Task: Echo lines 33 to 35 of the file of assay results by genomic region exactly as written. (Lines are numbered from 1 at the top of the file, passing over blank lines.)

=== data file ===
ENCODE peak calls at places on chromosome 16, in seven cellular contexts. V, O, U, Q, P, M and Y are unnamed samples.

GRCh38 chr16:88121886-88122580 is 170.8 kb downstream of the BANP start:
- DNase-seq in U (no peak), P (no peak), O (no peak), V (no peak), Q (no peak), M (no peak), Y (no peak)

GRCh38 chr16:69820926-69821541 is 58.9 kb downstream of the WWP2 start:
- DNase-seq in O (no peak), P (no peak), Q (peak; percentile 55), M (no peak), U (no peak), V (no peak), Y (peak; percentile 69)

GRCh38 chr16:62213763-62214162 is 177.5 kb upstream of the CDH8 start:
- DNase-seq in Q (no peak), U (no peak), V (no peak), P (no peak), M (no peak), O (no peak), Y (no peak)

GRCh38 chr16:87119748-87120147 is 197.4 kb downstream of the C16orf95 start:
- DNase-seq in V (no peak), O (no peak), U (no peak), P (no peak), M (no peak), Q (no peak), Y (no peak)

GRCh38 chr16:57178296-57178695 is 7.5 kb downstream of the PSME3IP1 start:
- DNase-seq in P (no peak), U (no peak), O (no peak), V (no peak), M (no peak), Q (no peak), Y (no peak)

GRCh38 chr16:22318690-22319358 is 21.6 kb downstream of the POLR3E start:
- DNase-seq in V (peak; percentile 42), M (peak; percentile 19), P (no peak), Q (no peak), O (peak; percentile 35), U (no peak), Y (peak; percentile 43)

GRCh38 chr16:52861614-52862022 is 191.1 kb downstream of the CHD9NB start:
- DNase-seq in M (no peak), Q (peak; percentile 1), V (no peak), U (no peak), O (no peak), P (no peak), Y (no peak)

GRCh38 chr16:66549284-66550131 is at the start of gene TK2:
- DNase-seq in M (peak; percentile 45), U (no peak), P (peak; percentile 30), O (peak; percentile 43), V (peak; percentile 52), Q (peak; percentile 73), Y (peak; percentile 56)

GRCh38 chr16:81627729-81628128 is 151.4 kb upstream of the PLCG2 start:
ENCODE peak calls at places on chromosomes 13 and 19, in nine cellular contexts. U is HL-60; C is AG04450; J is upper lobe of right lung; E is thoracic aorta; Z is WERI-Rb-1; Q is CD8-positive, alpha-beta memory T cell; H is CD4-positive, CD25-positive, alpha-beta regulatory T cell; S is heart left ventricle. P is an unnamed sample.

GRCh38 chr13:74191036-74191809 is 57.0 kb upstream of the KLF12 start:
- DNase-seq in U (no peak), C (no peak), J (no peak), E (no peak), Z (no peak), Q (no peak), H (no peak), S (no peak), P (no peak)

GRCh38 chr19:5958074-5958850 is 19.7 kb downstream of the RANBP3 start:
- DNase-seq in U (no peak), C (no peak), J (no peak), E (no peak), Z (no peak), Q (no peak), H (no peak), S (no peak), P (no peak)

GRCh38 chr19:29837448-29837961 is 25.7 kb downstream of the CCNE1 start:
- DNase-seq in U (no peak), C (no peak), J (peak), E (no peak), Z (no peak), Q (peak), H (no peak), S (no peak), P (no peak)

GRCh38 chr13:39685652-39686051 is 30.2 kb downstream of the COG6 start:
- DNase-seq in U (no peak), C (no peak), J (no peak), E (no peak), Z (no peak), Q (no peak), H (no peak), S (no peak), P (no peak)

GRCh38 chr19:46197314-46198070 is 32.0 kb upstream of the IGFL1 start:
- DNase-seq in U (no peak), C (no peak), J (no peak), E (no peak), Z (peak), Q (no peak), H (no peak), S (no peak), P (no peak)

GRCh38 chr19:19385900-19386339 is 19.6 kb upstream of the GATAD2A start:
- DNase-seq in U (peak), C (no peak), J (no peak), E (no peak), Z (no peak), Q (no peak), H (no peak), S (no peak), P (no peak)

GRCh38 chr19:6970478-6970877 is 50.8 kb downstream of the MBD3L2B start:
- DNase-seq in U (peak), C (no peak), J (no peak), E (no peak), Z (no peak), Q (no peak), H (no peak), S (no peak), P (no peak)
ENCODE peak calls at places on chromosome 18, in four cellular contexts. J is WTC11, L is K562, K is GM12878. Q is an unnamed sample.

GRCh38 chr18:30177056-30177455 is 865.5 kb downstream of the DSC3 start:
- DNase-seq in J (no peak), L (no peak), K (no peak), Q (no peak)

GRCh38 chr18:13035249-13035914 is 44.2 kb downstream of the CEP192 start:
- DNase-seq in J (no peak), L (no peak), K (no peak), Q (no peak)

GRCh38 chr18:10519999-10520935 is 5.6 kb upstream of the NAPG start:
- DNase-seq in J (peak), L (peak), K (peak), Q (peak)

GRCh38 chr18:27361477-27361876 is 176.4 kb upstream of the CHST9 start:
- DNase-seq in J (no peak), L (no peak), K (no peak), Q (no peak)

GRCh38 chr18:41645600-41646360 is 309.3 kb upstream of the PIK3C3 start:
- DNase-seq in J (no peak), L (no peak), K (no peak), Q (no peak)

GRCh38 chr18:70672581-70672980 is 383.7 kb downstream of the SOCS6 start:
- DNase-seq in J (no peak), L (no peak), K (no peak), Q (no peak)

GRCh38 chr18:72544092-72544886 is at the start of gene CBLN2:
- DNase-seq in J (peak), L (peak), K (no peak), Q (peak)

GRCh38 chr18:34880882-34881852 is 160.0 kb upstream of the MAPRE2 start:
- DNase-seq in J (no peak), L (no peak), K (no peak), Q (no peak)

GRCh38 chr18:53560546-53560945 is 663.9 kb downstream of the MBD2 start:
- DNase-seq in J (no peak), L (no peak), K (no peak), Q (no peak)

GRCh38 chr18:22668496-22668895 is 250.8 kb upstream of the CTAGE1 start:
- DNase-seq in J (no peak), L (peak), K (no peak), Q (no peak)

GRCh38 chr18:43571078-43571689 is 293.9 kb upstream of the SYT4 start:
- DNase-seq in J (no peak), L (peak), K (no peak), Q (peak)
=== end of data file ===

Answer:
- DNase-seq in U (peak), C (no peak), J (no peak), E (no peak), Z (no peak), Q (no peak), H (no peak), S (no peak), P (no peak)
ENCODE peak calls at places on chromosome 18, in four cellular contexts. J is WTC11, L is K562, K is GM12878. Q is an unnamed sample.

GRCh38 chr18:30177056-30177455 is 865.5 kb downstream of the DSC3 start: